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More and more it seems U.S. residents encounter devastation at the hands of natural disasters. No amount of money can fully replace what has been lost in these events, but for the families affected, having the right insurance coverage can help cushion the financial blow.
Some may be surprised to learn, however, that they aren’t covered as fully as they think. These experiences may serve as a cautionary tale for others who should take the opportunity to review their home insurance coverage now, so they know what to expect if the unthinkable occurs — and how to get the right protection in advance.
It’s clear that a tornado or hurricane is not a homeowner’s fault. That doesn’t automatically mean your insurer will kick in and offer support. Take a look at your policy to understand what’s covered. While wind, fire, and explosion coverage may protect you in the case of a tornado, you may not have coverage for floods or ground movement, such as in the case of an earthquake or the after effects from a tornado. The good news is that you may be able to purchase additional coverage to protect you from these events as well. You can also look into a home warranty company, like HomeServe USA, that can help cover things that insurance doesn’t.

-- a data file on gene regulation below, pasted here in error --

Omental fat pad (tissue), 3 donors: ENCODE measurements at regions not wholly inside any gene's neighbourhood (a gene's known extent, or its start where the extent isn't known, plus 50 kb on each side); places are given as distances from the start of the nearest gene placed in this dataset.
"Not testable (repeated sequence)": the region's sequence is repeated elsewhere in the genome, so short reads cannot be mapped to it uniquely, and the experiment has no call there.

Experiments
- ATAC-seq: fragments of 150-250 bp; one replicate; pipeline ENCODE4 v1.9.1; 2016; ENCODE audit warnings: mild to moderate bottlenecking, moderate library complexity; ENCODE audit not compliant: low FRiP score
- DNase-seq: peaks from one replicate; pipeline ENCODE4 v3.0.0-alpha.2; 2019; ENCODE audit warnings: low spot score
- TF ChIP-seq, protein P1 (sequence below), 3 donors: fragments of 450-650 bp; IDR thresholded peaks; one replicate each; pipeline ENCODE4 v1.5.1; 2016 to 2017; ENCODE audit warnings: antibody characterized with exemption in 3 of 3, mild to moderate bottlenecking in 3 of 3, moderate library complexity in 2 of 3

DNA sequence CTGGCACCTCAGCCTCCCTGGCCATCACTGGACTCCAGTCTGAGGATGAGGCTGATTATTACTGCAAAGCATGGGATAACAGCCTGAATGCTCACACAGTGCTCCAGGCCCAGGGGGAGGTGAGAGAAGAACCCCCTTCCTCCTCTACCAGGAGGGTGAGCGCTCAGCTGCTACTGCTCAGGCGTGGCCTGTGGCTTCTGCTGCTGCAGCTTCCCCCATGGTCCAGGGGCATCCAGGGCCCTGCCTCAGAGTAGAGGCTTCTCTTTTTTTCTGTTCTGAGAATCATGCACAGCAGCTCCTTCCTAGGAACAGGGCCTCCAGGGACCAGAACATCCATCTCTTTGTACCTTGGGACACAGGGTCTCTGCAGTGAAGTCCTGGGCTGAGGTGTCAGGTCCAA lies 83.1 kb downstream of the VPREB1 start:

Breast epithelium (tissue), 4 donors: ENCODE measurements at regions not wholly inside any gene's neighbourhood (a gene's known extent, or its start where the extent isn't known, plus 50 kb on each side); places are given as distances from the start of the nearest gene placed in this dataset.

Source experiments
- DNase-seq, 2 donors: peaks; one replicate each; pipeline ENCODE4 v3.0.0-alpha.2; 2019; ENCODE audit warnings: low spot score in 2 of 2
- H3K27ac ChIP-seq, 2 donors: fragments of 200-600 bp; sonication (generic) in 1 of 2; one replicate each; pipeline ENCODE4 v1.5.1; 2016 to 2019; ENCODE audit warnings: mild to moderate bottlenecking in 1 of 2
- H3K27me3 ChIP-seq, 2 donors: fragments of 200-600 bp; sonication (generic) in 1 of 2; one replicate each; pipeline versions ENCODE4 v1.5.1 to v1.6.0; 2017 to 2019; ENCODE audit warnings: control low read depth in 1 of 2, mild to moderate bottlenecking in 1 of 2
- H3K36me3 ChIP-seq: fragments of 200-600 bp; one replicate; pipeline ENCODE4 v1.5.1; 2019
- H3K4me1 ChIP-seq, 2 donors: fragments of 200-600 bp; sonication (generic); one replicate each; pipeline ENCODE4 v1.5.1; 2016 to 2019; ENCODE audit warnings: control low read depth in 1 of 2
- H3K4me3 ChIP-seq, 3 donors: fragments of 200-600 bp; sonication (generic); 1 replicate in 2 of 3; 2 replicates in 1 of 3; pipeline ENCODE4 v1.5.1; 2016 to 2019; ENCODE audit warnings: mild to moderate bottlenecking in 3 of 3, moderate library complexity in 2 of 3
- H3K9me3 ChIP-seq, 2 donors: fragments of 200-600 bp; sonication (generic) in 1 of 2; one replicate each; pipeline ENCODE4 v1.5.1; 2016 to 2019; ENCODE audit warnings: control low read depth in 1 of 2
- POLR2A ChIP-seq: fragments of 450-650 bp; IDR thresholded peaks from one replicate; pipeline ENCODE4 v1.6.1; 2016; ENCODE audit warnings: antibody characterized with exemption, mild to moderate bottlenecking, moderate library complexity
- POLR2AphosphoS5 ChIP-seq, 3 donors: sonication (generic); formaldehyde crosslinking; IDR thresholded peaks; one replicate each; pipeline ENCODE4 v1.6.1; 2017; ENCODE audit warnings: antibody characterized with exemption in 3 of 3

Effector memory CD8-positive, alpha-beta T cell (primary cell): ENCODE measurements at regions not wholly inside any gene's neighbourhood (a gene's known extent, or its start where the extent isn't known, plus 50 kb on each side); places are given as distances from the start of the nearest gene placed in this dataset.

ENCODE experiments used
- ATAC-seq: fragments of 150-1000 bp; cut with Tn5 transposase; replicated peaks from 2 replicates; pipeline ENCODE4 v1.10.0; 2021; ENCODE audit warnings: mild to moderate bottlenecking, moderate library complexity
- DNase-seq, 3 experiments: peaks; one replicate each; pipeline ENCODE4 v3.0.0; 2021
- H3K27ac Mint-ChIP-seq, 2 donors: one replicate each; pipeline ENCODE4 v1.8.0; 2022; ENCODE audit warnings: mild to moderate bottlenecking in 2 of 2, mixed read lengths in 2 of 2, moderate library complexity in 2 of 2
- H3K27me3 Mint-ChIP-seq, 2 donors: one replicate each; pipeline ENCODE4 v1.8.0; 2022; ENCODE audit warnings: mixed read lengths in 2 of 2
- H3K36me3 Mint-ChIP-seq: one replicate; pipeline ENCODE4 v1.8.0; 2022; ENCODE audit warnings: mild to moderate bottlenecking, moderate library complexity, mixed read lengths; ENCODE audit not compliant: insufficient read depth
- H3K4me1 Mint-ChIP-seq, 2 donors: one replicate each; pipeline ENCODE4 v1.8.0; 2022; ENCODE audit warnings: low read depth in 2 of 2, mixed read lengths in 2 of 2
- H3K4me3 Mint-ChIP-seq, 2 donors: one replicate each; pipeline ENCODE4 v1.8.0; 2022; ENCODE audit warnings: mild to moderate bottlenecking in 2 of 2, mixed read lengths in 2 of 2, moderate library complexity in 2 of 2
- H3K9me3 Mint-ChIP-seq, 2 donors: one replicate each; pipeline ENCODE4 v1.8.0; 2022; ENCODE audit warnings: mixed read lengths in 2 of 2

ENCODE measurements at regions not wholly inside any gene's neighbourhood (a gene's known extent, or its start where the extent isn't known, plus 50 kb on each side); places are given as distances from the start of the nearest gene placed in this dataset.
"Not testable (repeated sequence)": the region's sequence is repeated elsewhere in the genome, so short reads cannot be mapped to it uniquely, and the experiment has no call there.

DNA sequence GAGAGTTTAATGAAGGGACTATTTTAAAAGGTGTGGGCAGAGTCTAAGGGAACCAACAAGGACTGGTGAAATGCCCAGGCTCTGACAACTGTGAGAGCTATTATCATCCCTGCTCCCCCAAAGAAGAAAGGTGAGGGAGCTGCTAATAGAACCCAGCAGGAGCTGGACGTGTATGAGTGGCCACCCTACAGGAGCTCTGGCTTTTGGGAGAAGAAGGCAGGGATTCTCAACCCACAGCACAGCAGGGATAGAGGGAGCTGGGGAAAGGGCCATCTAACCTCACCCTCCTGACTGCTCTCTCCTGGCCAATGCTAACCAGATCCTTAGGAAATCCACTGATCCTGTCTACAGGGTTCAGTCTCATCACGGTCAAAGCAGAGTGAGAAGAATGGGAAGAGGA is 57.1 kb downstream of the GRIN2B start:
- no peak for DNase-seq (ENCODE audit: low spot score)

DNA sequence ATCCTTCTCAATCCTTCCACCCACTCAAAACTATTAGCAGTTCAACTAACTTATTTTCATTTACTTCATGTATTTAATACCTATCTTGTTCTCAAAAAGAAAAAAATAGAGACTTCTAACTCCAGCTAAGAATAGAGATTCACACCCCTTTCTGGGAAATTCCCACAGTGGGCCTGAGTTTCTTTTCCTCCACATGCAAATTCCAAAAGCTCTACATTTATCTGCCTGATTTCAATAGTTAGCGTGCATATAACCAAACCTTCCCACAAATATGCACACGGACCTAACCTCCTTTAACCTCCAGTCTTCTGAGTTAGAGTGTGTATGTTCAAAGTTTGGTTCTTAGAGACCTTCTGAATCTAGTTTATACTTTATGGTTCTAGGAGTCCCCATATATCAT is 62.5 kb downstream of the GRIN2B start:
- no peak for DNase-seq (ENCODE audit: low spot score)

Insurance companies sell policies on the basis of risk that they will be used. That means, the more likely it is you’ll have to use your coverage after a natural disaster, the more specific or expensive your policy may become. In certain geographical areas, home insurance policies may actually exclude damage from certain weather events, simply because the risk is greater. According to Consumer Reports, people living near the coast of Texas may not have the same coverage for wind damage. In California, some residents opt for additional earthquake insurance.
Even if you have coverage, you likely have to pay some expenses out-of-pocket. Know your deductible rate so you can be prepared for the financial hit or consider another kind of insurance. It’s a good idea to see if you have full replacement or another type of coverage. This determines whether the insurer is obligated to ensure you have a replacement for what is lost or to pay out what the lost item was worth.
Also, when reading your policy, try to envision what life will be like for you in the moments following a natural disaster. Will the insurer pay for temporary accommodations if you lose your home? Ask the tough questions now so you can be sure what to expect later.
No one likes to think about natural disasters, but smart financial planning means reviewing your present coverage. If you need to make changes, ask a lot of questions and try to understand as much as possible whether you can rely on your home insurance to help you rebuild.